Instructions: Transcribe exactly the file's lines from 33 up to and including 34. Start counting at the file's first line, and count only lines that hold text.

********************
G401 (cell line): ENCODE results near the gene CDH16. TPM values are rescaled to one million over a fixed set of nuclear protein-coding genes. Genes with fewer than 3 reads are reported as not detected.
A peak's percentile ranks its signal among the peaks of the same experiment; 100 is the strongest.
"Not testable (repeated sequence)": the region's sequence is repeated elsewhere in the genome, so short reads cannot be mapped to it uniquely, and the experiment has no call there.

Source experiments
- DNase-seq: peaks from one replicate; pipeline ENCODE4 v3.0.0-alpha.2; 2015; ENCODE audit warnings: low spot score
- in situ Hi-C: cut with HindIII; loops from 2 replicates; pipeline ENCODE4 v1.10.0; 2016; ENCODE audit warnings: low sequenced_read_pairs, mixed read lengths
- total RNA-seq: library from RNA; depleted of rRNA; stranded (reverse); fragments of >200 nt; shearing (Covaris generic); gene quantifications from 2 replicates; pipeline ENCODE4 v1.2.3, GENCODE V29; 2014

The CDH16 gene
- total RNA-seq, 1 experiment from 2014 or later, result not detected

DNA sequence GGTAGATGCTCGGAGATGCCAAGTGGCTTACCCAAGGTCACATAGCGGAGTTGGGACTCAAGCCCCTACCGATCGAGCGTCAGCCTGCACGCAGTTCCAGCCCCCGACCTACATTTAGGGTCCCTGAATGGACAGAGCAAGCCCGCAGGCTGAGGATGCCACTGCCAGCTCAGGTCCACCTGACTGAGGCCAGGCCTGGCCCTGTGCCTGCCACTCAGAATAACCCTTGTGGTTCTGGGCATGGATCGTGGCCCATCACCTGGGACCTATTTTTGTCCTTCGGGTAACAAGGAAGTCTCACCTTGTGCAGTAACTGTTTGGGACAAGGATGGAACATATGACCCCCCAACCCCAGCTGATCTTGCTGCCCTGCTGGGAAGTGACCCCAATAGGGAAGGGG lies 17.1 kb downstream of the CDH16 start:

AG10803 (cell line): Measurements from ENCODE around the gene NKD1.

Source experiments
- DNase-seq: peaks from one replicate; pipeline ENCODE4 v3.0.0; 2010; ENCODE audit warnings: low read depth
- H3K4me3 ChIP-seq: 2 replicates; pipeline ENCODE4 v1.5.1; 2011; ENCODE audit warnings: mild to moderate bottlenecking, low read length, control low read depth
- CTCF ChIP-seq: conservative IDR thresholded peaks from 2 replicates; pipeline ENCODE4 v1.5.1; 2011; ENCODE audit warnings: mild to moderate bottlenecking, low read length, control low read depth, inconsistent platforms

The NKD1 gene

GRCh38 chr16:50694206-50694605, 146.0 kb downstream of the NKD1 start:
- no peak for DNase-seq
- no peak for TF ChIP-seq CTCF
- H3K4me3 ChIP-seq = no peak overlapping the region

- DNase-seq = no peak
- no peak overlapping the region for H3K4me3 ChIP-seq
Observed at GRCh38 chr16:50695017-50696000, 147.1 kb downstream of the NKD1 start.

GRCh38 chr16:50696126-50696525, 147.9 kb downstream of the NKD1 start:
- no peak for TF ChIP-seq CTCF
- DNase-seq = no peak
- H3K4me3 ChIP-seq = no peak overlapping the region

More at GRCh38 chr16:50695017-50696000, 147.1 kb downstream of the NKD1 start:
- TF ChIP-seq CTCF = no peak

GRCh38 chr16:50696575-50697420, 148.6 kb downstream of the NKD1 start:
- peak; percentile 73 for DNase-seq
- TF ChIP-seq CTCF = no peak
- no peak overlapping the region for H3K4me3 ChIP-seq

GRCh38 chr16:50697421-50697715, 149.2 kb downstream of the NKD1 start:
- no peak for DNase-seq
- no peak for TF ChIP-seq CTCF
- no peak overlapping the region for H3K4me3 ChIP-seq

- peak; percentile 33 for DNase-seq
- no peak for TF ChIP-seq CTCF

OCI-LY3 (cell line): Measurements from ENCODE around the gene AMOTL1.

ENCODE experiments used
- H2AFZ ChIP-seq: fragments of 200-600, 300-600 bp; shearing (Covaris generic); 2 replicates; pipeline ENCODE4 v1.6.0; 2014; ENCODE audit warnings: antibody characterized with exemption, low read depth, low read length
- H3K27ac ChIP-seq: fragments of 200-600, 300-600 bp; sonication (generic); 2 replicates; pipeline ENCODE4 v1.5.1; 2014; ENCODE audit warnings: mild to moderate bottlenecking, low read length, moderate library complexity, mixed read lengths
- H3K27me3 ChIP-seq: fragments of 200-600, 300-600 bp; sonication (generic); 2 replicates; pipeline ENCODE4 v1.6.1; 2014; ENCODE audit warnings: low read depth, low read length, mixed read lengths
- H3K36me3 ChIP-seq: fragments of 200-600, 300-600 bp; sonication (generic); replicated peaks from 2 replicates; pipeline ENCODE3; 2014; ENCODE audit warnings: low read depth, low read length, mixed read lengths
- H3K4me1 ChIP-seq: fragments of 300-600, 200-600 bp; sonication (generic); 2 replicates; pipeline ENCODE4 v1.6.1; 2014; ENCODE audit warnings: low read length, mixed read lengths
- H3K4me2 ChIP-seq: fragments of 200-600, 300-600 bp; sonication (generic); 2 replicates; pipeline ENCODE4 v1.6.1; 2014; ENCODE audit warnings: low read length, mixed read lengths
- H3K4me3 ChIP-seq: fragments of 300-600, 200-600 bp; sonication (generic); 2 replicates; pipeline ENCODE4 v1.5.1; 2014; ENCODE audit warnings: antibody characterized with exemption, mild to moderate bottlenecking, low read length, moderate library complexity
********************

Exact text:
- no peak overlapping the region for H3K4me3 ChIP-seq

GRCh38 chr16:50697421-50697715, 149.2 kb downstream of the NKD1 start: